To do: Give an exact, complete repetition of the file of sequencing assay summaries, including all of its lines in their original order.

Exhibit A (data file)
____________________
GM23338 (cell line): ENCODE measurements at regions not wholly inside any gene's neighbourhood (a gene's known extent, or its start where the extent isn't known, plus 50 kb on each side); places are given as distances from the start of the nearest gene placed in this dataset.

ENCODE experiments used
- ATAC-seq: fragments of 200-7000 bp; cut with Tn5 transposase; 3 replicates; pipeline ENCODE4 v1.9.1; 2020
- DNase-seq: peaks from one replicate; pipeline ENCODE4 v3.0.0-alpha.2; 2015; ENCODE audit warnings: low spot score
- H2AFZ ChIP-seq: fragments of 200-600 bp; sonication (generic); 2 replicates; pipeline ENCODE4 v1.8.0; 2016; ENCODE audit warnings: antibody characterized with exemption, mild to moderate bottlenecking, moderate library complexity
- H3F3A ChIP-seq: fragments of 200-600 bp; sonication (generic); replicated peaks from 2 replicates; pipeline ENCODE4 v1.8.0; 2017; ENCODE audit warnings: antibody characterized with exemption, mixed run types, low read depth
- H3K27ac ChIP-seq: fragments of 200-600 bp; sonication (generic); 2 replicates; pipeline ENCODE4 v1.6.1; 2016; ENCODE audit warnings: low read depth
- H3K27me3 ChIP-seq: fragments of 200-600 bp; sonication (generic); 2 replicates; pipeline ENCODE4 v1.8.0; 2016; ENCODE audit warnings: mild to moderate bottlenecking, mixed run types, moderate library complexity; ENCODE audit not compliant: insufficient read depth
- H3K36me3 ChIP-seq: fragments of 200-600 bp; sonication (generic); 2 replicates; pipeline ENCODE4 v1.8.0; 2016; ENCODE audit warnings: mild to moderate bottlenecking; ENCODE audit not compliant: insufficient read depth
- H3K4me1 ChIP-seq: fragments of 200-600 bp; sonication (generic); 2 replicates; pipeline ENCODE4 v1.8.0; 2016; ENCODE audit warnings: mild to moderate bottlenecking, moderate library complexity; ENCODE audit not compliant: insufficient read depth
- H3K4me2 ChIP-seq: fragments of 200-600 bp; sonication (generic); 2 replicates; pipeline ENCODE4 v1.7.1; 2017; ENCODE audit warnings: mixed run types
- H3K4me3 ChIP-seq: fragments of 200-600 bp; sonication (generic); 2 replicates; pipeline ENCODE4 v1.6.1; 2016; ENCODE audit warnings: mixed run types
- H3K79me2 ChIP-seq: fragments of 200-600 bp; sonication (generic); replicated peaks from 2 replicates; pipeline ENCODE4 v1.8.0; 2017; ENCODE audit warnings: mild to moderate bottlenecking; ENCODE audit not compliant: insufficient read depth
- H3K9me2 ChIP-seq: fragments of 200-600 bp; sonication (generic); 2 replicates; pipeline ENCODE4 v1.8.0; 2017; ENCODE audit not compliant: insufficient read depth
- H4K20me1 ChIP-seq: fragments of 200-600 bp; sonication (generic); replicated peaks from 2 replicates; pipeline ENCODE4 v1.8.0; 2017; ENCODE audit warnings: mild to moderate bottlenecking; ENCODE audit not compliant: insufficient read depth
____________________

GM23338 (cell line): ENCODE measurements at regions not wholly inside any gene's neighbourhood (a gene's known extent, or its start where the extent isn't known, plus 50 kb on each side); places are given as distances from the start of the nearest gene placed in this dataset.

ENCODE experiments used
- ATAC-seq: fragments of 200-7000 bp; cut with Tn5 transposase; 3 replicates; pipeline ENCODE4 v1.9.1; 2020
- DNase-seq: peaks from one replicate; pipeline ENCODE4 v3.0.0-alpha.2; 2015; ENCODE audit warnings: low spot score
- H2AFZ ChIP-seq: fragments of 200-600 bp; sonication (generic); 2 replicates; pipeline ENCODE4 v1.8.0; 2016; ENCODE audit warnings: antibody characterized with exemption, mild to moderate bottlenecking, moderate library complexity
- H3F3A ChIP-seq: fragments of 200-600 bp; sonication (generic); replicated peaks from 2 replicates; pipeline ENCODE4 v1.8.0; 2017; ENCODE audit warnings: antibody characterized with exemption, mixed run types, low read depth
- H3K27ac ChIP-seq: fragments of 200-600 bp; sonication (generic); 2 replicates; pipeline ENCODE4 v1.6.1; 2016; ENCODE audit warnings: low read depth
- H3K27me3 ChIP-seq: fragments of 200-600 bp; sonication (generic); 2 replicates; pipeline ENCODE4 v1.8.0; 2016; ENCODE audit warnings: mild to moderate bottlenecking, mixed run types, moderate library complexity; ENCODE audit not compliant: insufficient read depth
- H3K36me3 ChIP-seq: fragments of 200-600 bp; sonication (generic); 2 replicates; pipeline ENCODE4 v1.8.0; 2016; ENCODE audit warnings: mild to moderate bottlenecking; ENCODE audit not compliant: insufficient read depth
- H3K4me1 ChIP-seq: fragments of 200-600 bp; sonication (generic); 2 replicates; pipeline ENCODE4 v1.8.0; 2016; ENCODE audit warnings: mild to moderate bottlenecking, moderate library complexity; ENCODE audit not compliant: insufficient read depth
- H3K4me2 ChIP-seq: fragments of 200-600 bp; sonication (generic); 2 replicates; pipeline ENCODE4 v1.7.1; 2017; ENCODE audit warnings: mixed run types
- H3K4me3 ChIP-seq: fragments of 200-600 bp; sonication (generic); 2 replicates; pipeline ENCODE4 v1.6.1; 2016; ENCODE audit warnings: mixed run types
- H3K79me2 ChIP-seq: fragments of 200-600 bp; sonication (generic); replicated peaks from 2 replicates; pipeline ENCODE4 v1.8.0; 2017; ENCODE audit warnings: mild to moderate bottlenecking; ENCODE audit not compliant: insufficient read depth
- H3K9me2 ChIP-seq: fragments of 200-600 bp; sonication (generic); 2 replicates; pipeline ENCODE4 v1.8.0; 2017; ENCODE audit not compliant: insufficient read depth
- H4K20me1 ChIP-seq: fragments of 200-600 bp; sonication (generic); replicated peaks from 2 replicates; pipeline ENCODE4 v1.8.0; 2017; ENCODE audit warnings: mild to moderate bottlenecking; ENCODE audit not compliant: insufficient read depth